China can seize AI opportunity despite US restrictions: expert
Published: Jun 01, 2024 01:49 AM
B2 and Go2 quadruped robots of Hangzhou-based Unitree Robotics Photo: Leng Shumei/GT

B2 and Go2 quadruped robots of Hangzhou-based Unitree Robotics Photo: Leng Shumei/GT

China has an opportunity to spur development amid the current wave of new artificial intelligence (AI) technology across the world, Li Yaping, president of the China Association for Mechatronics Technology and Application, told the Global Times in Wuhu, East China's Anhui Province during the 14th China International Robot Summit Forum and the 10th Capek Award Ceremony, which concluded on Friday.

China has independent industrial chain and domestically developed technologies. It is impossible that the US can contain China's AI technology development by so-called decoupling, Li said.

China is already the largest industrial robot market in the world. It accounted for 52 percent of robot installations worldwide in 2022, giving Chinese robot producers a key advantage in their home market, according to data from the International Federation of Robotics (IFR).

During the three-day forum, more than 600 top experts and executives in the field of intelligent manufacturing gathered in Wuhu, showcasing China's advanced robotic products and discussing the infinite possibilities for the future development of the industry.

Among the products displayed at the forum were China-developed quadruped robots, or robotic dogs, which have caught the foreign media's attention recently.

"So cute, providing much emotional value, and also very light, I can even pick it up," said one young lady while admiring the Go2 quadruped robot from Hangzhou-based Unitree Robotics.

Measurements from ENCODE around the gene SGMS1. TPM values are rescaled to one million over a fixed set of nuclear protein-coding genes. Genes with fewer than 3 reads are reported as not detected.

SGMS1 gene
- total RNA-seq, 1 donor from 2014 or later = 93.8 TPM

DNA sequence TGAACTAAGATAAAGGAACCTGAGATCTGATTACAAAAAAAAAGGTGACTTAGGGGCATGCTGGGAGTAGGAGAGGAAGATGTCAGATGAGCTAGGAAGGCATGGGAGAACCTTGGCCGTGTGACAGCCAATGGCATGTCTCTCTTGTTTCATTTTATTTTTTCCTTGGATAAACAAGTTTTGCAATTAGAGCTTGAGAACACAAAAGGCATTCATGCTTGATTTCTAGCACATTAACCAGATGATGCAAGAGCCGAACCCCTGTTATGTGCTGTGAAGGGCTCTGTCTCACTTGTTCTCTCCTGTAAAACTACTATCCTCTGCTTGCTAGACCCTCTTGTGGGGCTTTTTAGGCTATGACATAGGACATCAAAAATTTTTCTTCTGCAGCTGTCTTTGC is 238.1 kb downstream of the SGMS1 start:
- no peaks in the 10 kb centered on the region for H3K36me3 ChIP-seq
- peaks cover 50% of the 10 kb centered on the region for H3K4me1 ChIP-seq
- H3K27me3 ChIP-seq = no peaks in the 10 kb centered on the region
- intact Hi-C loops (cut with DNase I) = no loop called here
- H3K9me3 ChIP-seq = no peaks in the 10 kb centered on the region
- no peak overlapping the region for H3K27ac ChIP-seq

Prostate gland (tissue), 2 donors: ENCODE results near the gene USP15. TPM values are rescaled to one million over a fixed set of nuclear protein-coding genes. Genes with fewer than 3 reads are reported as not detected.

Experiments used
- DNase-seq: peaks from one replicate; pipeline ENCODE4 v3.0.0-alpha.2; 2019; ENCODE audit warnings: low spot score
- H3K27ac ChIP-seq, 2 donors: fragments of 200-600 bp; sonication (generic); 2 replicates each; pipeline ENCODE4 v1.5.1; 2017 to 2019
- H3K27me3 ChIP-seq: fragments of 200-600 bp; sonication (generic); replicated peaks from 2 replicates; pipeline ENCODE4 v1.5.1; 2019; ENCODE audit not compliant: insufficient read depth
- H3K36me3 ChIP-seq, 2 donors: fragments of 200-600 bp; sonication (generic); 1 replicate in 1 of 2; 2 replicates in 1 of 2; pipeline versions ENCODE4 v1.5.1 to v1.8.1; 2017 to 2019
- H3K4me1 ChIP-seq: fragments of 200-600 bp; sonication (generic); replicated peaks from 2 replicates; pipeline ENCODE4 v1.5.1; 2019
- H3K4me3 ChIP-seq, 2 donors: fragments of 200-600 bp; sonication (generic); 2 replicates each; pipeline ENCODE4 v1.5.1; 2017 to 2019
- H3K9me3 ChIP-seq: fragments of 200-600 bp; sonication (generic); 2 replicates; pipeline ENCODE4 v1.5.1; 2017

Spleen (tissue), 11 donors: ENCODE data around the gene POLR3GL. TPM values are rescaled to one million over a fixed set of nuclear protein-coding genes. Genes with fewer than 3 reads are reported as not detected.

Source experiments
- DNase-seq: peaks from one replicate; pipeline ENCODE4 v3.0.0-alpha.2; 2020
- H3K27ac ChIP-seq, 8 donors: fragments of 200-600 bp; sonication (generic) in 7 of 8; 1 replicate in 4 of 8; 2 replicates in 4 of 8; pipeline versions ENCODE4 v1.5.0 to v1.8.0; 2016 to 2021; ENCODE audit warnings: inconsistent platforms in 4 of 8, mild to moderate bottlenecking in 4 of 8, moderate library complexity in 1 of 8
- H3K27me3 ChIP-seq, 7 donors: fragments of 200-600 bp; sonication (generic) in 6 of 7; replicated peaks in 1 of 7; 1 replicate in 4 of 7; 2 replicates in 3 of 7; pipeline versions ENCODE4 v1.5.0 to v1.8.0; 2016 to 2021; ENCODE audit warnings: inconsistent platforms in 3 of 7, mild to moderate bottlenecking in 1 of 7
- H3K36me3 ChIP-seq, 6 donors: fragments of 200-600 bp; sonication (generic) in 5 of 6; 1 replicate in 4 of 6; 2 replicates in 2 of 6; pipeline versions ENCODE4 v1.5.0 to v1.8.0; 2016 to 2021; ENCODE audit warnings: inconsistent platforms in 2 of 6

Go2 can perform actions like jumping, sitting, and lying down, just like a pet dog, charming everyone.

The company said Go2 is a consumer-grade robot dog weighing about 15 kilograms. Thanks to powerful language capabilities, it can fully understand an owner's intentions and understand the environment by combining sensor information.

Another Unitree product, the B2 robot dog, appeared more sturdy. A member of staff stood on a B2 robotic dog's back and the dog carried him steadily forward.

According to the company, a B2 robotic dog can carry a maximum weight of 120 kilograms.

Li Yibin, a professor at the Robotics Research Center of Shandong University, told the Global Times that compared to humanoid robots, quadruped robots have greater balance and are more suitable for outdoor and complex terrain environments.

The application of AI large models and learning technology in recent years has greatly improved the performance of quadruped robots.

In addition to the outdoors, robot dogs have a wide range of applications in industrial scenarios.

"Go2 can be used for home companionship and also in factories for patrols and inspections," Chen Li, co-founder of Unitree Robotics, told the Global Times.

Large robotic dogs like B2 are currently mainly used in the oil, chemical, coal, and power industries for patrols and inspections as well as checking equipment, according to Chen.

Some media reports have compared China's robot dogs with Spot, a quadruped robot from the US company Boston Dynamics.

In response, Chen said that in terms of cost-effectiveness, China's robot dogs are actually better than Spot.

Looking at the current development status of robots, especially quadruped robots, it is very likely that in the future, the US will reduce investment in hardware and instead focus on software development, similar to the current situation in the drone industry, according to Chen.

Li has a more distant vision for the development of quadruped robots. "Electricity is the future trend of development. After that, perhaps we can develop bionic power, just like human muscles," Li noted.